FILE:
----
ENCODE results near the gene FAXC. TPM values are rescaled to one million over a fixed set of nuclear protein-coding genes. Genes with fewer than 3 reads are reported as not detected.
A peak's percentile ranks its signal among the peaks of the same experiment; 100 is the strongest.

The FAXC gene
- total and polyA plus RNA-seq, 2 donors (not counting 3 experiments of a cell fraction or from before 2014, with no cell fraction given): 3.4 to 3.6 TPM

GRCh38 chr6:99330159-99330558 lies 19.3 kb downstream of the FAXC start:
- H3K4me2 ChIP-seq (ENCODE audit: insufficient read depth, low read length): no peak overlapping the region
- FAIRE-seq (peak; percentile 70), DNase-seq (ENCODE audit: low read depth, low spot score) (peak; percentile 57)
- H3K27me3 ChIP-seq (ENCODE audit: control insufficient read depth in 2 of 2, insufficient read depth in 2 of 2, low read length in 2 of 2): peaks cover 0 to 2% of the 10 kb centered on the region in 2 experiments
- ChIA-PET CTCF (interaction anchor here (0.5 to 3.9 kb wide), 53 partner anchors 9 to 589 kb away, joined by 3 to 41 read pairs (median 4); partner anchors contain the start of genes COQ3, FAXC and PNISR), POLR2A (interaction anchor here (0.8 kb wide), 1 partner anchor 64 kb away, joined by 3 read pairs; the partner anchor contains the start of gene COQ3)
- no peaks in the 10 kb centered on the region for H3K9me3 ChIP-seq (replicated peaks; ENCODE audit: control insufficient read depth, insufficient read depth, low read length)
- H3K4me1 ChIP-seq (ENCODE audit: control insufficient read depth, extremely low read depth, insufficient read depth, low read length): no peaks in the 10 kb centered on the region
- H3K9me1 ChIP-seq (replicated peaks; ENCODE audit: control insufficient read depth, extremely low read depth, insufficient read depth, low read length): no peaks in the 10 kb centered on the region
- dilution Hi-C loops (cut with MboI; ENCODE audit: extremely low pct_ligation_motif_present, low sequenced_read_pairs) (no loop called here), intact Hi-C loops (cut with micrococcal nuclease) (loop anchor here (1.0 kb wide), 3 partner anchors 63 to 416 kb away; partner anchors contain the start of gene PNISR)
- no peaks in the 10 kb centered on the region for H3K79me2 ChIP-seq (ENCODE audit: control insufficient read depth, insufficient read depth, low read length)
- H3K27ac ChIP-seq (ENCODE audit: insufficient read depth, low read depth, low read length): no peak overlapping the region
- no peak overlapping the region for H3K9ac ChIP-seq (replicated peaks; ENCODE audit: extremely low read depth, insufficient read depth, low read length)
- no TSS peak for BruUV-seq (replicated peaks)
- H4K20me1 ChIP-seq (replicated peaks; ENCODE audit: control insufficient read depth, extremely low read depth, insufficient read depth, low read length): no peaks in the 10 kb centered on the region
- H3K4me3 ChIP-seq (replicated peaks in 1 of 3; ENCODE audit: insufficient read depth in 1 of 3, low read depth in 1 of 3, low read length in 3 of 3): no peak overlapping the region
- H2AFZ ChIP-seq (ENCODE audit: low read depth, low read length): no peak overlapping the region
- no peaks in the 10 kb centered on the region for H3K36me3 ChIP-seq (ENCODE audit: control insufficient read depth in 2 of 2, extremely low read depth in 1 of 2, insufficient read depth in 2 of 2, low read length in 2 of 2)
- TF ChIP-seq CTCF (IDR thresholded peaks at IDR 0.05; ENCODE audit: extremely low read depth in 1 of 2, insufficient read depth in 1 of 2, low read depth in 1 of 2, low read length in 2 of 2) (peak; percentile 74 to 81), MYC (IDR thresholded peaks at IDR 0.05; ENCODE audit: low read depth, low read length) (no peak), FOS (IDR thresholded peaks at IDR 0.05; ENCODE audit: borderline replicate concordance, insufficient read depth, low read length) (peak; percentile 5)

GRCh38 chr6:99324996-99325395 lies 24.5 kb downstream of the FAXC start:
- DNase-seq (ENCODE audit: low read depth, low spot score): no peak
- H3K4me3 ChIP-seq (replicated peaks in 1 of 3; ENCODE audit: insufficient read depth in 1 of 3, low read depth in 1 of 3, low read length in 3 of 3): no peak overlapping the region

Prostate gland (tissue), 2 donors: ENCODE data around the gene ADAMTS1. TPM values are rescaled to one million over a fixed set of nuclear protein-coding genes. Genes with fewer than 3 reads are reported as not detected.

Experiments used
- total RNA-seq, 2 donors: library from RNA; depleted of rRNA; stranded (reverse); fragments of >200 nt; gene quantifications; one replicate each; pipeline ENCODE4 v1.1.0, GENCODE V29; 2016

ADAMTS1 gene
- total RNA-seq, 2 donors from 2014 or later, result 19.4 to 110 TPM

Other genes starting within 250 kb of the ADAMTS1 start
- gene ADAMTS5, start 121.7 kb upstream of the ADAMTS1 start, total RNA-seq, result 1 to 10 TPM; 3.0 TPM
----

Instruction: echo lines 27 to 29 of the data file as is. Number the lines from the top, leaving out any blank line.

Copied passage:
Experiments used
- total RNA-seq, 2 donors: library from RNA; depleted of rRNA; stranded (reverse); fragments of >200 nt; gene quantifications; one replicate each; pipeline ENCODE4 v1.1.0, GENCODE V29; 2016

ADAMTS1 gene